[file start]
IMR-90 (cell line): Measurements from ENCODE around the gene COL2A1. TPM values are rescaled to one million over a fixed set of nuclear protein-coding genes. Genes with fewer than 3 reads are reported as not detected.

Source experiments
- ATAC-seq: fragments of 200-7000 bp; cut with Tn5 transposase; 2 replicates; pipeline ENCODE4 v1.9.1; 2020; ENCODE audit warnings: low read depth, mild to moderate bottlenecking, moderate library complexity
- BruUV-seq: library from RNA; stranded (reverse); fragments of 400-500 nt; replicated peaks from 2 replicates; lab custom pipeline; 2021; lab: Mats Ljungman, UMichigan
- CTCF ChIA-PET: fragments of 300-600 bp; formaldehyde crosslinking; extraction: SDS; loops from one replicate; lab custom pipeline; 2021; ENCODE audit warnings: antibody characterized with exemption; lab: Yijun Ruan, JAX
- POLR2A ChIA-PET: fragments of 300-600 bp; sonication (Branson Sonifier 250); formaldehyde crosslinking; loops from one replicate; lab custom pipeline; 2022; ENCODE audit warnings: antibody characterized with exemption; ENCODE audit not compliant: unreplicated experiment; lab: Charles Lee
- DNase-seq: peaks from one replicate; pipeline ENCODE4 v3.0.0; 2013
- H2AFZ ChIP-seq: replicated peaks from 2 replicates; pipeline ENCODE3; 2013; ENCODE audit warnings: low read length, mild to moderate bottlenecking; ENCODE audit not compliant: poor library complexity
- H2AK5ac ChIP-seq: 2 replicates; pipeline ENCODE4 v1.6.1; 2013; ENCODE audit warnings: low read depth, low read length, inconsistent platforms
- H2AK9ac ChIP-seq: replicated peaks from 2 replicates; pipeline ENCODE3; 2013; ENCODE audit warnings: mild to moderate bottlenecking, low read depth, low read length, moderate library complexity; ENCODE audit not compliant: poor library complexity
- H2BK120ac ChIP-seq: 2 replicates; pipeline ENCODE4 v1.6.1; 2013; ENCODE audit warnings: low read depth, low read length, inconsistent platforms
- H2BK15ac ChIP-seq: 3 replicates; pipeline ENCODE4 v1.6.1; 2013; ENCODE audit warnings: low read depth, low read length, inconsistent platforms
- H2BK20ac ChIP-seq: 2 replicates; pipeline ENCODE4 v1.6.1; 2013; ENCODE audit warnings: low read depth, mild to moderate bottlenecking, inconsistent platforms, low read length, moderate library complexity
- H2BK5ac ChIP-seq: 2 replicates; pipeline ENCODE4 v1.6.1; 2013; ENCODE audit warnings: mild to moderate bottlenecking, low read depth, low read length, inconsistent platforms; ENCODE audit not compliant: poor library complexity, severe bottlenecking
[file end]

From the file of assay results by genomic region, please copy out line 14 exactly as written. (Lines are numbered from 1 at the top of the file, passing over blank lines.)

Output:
- H2BK5ac ChIP-seq: 2 replicates; pipeline ENCODE4 v1.6.1; 2013; ENCODE audit warnings: mild to moderate bottlenecking, low read depth, low read length, inconsistent platforms; ENCODE audit not compliant: poor library complexity, severe bottlenecking